And that, I think, is precisely the problem with this otherwise inspiring story. The richer diners get their decent meal, their conscience salved, and they don't have to think too hard about those who will eat in the same restaurant later in the day. Like any other monetary giving, it can be done at arm's length, without the disturbance or discomfort (dare I even suggest 'disgust' might sometimes be at work here?) of an actual encounter with those on the receiving end. The maitre d' and the waiters do that bit, of course, however 'heroically'. But they are also paid to do their job. Those who pay to consume (both food and the badge of charitable goodness) can, like most consumers, isolate themselves from their neighbours in their little bubbles of consumption.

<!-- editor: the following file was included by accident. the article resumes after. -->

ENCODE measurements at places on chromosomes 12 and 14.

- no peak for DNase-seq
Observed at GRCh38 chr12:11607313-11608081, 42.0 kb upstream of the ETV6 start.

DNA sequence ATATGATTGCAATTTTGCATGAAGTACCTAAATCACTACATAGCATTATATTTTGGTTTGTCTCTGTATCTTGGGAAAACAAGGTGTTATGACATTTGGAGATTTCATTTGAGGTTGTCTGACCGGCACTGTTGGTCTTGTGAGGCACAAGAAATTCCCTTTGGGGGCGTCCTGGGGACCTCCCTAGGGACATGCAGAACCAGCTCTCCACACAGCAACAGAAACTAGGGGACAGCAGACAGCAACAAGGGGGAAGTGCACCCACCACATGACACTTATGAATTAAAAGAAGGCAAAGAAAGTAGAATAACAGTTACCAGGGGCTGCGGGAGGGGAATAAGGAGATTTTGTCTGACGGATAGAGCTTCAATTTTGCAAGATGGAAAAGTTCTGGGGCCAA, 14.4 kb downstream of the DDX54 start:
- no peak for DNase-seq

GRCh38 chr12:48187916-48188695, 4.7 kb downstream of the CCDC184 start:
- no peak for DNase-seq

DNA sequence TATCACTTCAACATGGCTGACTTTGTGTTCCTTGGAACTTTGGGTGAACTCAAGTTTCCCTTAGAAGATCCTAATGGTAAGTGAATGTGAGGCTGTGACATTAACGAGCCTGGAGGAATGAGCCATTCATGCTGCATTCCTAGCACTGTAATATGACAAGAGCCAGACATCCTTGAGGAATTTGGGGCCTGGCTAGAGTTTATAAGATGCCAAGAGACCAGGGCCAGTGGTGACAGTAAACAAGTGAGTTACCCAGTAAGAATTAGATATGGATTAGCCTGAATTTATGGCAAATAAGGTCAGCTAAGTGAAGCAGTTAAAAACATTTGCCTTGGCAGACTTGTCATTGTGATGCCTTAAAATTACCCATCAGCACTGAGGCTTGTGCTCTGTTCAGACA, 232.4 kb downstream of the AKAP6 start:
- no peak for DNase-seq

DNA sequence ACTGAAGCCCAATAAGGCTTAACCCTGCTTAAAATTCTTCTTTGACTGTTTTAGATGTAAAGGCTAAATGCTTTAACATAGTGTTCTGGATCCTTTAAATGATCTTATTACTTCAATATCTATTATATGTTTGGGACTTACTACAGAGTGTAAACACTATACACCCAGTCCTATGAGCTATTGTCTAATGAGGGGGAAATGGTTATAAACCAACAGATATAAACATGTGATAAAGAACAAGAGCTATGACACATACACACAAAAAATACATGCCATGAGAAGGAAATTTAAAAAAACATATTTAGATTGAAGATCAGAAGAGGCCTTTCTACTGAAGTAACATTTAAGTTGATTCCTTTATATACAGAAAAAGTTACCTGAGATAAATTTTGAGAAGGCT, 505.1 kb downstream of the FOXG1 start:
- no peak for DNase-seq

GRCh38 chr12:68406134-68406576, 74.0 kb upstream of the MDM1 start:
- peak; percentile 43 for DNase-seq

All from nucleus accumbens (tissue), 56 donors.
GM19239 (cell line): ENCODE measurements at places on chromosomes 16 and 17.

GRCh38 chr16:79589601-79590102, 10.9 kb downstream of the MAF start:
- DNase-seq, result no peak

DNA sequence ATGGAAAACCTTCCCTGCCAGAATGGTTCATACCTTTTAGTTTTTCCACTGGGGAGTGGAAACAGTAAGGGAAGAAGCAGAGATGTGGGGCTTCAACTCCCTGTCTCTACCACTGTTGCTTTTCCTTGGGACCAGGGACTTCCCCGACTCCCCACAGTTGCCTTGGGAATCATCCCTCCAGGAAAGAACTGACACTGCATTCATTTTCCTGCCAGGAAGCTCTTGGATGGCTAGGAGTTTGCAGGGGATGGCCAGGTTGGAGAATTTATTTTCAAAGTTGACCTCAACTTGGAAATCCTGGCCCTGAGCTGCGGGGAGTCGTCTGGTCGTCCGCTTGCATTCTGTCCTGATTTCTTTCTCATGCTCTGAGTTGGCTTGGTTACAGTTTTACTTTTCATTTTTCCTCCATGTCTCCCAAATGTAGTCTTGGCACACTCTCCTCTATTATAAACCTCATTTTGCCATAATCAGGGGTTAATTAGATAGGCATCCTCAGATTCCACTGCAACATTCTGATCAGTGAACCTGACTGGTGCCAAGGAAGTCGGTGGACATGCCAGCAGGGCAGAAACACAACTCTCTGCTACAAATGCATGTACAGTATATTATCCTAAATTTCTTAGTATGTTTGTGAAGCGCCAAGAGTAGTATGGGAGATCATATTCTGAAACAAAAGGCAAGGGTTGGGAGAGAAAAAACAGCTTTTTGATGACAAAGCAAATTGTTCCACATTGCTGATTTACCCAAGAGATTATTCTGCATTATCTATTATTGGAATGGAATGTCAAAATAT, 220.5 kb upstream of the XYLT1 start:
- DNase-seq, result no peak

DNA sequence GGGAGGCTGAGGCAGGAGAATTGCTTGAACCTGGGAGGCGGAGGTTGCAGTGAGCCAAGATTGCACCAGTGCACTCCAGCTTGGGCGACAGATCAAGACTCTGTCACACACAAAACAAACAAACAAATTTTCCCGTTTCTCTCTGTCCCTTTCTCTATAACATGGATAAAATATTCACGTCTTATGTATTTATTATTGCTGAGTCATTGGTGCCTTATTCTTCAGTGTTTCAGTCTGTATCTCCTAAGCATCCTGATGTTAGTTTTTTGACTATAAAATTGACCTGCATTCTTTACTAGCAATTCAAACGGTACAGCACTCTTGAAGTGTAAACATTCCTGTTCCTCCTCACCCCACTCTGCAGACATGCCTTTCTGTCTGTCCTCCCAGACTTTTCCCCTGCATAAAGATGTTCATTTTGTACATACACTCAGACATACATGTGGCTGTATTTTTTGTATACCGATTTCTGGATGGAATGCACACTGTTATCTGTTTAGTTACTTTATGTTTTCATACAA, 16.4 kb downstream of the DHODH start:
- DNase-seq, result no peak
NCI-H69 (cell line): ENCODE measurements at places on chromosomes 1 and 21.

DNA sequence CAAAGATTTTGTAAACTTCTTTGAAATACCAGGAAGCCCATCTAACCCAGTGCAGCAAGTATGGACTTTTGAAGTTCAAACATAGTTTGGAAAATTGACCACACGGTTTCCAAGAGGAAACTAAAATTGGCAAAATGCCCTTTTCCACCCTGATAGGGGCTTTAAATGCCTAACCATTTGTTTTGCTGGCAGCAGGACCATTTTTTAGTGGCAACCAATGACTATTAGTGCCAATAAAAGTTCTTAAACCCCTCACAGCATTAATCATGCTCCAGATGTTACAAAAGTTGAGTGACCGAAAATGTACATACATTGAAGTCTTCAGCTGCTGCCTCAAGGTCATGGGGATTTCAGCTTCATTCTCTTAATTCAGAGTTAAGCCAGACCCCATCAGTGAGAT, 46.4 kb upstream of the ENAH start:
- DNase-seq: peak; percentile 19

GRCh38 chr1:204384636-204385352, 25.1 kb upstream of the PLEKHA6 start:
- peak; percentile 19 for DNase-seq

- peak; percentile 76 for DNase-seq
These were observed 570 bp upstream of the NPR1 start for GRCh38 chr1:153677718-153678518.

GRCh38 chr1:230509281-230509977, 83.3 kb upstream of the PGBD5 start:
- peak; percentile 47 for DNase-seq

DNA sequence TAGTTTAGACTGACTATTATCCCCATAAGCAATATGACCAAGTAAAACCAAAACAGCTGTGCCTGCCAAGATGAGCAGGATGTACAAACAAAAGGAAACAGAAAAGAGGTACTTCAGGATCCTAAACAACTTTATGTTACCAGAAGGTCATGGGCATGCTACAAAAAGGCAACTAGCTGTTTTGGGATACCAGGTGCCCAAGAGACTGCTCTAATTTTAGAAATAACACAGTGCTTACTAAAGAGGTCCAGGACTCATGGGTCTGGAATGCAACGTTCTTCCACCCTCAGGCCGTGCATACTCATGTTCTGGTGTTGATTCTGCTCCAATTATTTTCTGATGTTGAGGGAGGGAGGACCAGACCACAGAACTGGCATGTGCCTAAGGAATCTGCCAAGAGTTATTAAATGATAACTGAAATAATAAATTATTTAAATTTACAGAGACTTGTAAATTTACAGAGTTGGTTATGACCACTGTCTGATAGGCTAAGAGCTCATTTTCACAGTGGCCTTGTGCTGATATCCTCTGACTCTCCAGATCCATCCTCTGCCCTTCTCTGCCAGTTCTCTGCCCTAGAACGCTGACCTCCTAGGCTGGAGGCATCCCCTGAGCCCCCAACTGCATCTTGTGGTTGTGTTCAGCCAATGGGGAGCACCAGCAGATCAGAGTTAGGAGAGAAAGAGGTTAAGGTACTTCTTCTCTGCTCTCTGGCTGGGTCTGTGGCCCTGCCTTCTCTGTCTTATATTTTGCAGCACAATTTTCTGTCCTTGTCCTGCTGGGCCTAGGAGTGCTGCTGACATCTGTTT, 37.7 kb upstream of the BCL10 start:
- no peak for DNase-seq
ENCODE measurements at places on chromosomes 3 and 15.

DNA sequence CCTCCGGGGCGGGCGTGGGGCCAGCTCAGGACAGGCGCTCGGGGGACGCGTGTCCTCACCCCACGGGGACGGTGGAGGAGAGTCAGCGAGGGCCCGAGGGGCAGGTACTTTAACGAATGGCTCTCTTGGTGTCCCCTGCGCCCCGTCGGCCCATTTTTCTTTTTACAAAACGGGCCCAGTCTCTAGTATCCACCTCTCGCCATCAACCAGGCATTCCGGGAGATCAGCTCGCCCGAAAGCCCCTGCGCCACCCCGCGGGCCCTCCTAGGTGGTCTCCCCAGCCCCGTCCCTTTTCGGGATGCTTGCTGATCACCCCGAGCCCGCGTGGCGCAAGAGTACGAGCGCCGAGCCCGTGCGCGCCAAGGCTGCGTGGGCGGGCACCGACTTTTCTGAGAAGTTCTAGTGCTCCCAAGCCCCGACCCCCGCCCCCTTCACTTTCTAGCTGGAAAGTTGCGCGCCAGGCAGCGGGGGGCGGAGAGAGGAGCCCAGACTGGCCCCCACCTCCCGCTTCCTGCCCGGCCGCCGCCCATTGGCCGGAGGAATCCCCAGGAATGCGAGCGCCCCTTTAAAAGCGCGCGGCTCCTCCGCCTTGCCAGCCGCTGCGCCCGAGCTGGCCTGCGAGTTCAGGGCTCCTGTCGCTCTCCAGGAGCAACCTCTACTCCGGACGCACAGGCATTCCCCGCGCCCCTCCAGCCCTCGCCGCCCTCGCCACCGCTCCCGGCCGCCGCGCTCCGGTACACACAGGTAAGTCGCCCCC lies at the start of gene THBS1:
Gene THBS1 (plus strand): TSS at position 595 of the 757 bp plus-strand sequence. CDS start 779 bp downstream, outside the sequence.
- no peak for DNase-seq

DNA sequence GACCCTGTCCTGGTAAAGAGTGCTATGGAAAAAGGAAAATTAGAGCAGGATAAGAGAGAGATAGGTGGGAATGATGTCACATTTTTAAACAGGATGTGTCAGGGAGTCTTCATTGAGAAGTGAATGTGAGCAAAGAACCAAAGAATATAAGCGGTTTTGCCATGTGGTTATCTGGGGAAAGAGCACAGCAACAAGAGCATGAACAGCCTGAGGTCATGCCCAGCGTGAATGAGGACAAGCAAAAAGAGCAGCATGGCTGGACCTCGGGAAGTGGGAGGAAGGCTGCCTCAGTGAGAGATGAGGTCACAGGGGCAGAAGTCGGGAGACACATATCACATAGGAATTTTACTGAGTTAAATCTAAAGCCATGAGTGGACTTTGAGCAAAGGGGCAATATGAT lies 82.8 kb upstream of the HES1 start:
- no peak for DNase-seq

Which brings me, disturbingly, to church. I'm not going to launch a full-on assault here on 'consumer Christianity', where you (the consumer) choose your brand, go for your 'fill-up', and move on somewhere else when it's not working for you any more. No, plenty of others have got that base well and truly covered. What I'm struggling with here is 'charitable Christianity', and I'm pretty sure most of us Christians are well and truly embedded in it. It operates on a very clear and simple model: we go to church to 'fill up', and then we're sent out into the world to 'give out'. If you're from a more evangelical tradition, you might hear the gospel in church, and preach/share it in the world. If you're of a more catholic persuasion, you'll be fed with the eucharist in church, and then disperse, like the broken bread, to feed others. In the Church of England eucharistic liturgy, this logic is laid out very clearly in one of the two post-communion prayers: "may we who drink his cup bring life to others, we whom the Spirit lights give light to the world" - a logic echoed in the strapline for Church of England Birmingham's new 'resourcing church' when it proclaims it wants to be "light for the city", "bringing hope and light to Birmingham".